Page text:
Take a look at his proposals for Obamacare, minimum wage, and taxes.
Donald Trump runs multibillion dollar companies, sure. But how would small businesses fare under his watch as president?
Trump delivered a blistering takedown of his Democratic rival Hillary Clinton on June 22, citing her foreign policy blunders and a sluggish economy as reasons she would be an unfit president and bad for small business owners. Trump says his own experience in the business world would benefit American businesses. Here’s a rundown of his positions on some of the issues that affect small businesses the most.
Unlike Clinton, who wants to expand the Affordable Care Act, Trump has promised to “repeal and replace job-killing Obamacare” with a new system. Under the new plan, he plans to make health insurance costs tax deductible. Trump’s plan would also allow people to buy healthcare across state lines, which he says will increase competition and drive prices down, Entrepreneur reported.
Trump’s position on raising the federal minimum wage has varied since he first spoke about it at a Republican debate in November 2015. He said, “I hate to say it, but we have to leave [the minimum wage] where it is,” according to the Washington Examiner.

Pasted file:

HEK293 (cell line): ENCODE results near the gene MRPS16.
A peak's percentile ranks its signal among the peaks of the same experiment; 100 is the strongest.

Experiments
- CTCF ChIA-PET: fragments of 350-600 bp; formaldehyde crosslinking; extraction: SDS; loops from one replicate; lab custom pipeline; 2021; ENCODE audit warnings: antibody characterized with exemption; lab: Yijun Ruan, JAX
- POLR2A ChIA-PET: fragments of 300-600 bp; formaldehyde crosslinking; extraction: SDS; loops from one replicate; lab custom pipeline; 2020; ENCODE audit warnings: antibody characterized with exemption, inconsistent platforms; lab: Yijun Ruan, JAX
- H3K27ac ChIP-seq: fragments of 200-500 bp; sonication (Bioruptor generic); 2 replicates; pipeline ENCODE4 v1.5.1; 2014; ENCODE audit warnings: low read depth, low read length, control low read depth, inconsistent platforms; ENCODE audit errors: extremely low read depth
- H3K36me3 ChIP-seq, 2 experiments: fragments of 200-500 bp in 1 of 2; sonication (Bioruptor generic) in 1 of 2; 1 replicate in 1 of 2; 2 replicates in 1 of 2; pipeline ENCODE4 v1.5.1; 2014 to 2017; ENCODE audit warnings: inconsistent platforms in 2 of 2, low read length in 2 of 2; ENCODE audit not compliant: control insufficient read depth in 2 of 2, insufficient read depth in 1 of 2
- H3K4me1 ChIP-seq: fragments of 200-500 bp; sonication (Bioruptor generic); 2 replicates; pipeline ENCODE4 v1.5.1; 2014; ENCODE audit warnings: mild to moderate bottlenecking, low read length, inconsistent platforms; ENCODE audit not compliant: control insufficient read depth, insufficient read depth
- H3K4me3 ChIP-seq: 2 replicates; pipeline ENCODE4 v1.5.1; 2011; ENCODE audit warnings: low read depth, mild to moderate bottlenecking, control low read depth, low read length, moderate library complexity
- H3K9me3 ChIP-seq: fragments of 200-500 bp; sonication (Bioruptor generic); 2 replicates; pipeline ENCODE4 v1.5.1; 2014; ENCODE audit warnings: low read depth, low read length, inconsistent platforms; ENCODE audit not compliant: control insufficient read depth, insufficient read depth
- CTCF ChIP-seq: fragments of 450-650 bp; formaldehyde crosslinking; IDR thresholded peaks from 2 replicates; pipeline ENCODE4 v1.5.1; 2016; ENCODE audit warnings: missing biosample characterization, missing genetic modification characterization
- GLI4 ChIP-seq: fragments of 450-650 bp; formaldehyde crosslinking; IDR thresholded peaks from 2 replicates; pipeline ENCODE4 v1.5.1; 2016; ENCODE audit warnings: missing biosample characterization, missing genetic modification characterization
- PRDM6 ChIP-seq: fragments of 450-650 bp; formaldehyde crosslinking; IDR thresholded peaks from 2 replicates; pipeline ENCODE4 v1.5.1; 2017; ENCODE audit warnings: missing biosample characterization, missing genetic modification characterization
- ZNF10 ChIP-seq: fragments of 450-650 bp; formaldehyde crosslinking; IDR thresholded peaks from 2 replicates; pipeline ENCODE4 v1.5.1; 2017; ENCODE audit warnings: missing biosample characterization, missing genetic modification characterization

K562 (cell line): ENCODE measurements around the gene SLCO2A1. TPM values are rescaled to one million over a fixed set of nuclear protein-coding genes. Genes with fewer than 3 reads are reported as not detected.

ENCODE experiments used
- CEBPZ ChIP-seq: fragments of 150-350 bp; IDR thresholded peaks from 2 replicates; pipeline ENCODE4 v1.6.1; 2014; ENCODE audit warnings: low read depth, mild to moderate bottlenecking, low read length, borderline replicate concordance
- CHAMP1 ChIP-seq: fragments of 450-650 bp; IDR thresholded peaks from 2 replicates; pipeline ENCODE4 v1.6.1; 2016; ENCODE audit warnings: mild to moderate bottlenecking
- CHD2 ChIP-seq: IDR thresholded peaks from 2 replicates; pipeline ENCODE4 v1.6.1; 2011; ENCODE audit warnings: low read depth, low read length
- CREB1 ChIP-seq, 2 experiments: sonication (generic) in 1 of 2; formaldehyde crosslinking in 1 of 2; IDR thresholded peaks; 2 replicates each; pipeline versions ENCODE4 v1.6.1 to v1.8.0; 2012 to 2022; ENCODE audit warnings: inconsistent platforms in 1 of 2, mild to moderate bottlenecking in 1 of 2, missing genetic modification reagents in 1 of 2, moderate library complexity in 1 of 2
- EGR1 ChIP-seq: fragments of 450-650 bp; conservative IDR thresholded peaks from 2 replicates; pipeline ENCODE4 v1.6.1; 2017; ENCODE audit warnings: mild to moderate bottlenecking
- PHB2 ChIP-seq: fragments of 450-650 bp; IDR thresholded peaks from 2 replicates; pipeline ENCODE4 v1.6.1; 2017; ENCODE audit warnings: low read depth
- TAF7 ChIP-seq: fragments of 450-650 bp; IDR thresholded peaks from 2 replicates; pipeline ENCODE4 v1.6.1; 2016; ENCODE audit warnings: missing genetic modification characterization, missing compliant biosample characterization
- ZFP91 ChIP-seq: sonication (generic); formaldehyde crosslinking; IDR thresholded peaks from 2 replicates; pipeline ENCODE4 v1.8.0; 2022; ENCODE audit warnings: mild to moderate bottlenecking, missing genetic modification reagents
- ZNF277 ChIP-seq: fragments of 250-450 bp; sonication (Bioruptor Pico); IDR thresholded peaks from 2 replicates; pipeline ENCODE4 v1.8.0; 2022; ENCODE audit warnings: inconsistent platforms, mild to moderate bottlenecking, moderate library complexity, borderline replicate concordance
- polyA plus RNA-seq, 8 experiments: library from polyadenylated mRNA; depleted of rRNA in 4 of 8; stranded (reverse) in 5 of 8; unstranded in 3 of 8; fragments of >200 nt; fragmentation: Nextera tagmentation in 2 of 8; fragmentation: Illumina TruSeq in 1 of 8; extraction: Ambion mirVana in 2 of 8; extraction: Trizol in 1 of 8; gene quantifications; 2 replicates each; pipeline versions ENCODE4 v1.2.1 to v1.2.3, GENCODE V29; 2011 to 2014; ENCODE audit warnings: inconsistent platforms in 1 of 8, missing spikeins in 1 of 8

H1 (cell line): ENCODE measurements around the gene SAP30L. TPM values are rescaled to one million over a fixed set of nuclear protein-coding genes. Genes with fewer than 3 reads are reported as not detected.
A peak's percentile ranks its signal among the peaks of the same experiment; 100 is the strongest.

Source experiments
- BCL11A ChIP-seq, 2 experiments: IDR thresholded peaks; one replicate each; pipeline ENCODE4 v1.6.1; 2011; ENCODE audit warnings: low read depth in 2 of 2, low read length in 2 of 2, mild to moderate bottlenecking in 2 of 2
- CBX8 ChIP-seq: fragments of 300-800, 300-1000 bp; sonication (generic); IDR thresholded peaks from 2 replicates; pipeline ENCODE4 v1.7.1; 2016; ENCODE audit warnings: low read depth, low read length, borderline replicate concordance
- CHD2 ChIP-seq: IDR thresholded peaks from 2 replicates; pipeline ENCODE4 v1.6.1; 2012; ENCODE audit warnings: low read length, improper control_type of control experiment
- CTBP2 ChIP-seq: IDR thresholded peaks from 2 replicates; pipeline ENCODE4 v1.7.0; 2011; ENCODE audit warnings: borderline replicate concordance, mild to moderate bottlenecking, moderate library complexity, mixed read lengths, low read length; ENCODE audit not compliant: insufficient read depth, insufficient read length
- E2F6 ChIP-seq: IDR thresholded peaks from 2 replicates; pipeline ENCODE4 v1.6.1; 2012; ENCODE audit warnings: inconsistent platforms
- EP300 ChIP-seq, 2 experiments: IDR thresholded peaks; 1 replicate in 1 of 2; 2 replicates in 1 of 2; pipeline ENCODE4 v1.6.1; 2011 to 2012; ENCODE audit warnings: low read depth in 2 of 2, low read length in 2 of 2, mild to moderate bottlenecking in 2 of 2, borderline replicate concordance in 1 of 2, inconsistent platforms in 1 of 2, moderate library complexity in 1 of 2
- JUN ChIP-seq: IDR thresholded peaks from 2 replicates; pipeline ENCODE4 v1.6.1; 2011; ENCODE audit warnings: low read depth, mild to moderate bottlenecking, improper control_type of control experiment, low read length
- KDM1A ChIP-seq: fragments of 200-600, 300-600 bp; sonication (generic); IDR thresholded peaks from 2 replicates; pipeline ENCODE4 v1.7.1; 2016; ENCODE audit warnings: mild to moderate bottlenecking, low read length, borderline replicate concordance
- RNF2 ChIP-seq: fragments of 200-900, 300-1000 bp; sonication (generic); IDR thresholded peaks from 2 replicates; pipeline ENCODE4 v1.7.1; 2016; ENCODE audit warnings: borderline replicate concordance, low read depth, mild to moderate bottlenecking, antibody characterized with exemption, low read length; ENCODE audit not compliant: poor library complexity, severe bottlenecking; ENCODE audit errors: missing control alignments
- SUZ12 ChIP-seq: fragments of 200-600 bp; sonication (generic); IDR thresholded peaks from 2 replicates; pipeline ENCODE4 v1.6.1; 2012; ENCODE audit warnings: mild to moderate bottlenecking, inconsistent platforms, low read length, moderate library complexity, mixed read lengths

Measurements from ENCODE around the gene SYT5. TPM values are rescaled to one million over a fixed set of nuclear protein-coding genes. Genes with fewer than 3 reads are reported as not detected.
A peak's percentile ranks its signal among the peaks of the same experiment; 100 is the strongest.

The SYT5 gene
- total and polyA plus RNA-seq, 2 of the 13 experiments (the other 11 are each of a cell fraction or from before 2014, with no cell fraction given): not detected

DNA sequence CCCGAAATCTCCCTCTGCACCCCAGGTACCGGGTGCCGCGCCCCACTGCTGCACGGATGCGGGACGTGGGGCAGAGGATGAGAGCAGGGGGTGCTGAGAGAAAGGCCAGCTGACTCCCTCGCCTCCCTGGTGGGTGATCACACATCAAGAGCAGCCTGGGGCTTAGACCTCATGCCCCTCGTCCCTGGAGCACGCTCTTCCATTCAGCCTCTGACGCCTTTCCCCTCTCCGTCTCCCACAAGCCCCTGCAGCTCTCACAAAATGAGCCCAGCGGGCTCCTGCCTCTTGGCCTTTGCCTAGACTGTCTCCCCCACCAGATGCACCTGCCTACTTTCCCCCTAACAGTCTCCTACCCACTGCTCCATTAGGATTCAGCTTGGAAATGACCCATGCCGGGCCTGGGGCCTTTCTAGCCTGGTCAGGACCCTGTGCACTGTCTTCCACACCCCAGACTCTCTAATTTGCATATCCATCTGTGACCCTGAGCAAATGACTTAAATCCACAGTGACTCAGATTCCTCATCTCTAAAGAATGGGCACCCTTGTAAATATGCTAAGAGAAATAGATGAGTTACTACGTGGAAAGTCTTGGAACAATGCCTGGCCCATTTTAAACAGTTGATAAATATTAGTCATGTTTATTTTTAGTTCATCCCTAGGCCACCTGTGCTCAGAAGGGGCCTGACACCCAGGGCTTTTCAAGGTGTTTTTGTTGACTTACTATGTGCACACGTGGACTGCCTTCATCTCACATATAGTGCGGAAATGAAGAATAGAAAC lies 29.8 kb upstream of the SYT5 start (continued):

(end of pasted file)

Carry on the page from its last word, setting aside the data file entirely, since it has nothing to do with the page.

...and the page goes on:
But recently Trump has shown openness to increasing the minimum wage. In May, he told CNN’s Wolf Blitzer, “I’m actually looking at that…. You have to have something you can live on,” the Washington Examiner reported. This position differs from many conservatives who do not support raising the federal minimum wage and instead believe states or employers should set their own standards.
The Republican presumptive nominee has railed against the current tax code as detrimental to individuals and small business owners, and he has vowed to make changes as president. In his economic address on June 22, he called the U.S. the “highest taxed nation in the world,” though others have called this misleading or false.
Trump’s proposed tax plan would consolidate the system from the seven current tax brackets to three, with a top marginal tax rate of 25 percent. His plan would also decrease capital gains taxes to a maximum rate of 20 percent.
*Note: This news coverage does not equate to an endorsement of any candidate by NFIB.
Photo credit: Gage Skidmore